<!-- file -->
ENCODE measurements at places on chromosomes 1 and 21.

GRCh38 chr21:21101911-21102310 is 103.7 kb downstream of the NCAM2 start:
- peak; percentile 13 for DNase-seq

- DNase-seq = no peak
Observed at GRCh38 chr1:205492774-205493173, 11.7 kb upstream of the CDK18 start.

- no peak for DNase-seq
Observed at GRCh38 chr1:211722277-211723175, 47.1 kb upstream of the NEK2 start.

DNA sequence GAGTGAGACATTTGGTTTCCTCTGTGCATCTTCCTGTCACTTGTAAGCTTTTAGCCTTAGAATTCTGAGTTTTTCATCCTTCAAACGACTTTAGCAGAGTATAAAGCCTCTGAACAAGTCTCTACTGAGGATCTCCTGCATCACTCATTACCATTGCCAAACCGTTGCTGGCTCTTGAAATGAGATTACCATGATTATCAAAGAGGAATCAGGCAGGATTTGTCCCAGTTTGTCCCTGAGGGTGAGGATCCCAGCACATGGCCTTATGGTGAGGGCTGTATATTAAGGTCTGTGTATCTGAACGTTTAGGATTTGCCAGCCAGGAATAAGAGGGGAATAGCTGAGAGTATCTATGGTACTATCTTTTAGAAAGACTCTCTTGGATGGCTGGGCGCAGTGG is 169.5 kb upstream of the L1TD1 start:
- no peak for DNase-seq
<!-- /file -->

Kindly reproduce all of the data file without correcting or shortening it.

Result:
ENCODE measurements at places on chromosomes 1 and 21.

GRCh38 chr21:21101911-21102310 is 103.7 kb downstream of the NCAM2 start:
- peak; percentile 13 for DNase-seq

- DNase-seq = no peak
Observed at GRCh38 chr1:205492774-205493173, 11.7 kb upstream of the CDK18 start.

- no peak for DNase-seq
Observed at GRCh38 chr1:211722277-211723175, 47.1 kb upstream of the NEK2 start.

DNA sequence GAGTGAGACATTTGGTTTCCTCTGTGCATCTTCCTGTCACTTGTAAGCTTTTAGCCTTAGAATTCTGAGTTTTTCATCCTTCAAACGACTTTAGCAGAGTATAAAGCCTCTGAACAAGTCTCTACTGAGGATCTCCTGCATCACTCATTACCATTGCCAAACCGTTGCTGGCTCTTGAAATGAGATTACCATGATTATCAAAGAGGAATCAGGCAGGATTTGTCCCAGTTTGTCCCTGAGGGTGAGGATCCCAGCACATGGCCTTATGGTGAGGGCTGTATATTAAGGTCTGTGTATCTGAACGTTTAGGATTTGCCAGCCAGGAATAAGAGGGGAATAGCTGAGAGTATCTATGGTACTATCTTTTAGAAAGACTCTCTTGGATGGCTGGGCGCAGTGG is 169.5 kb upstream of the L1TD1 start:
- no peak for DNase-seq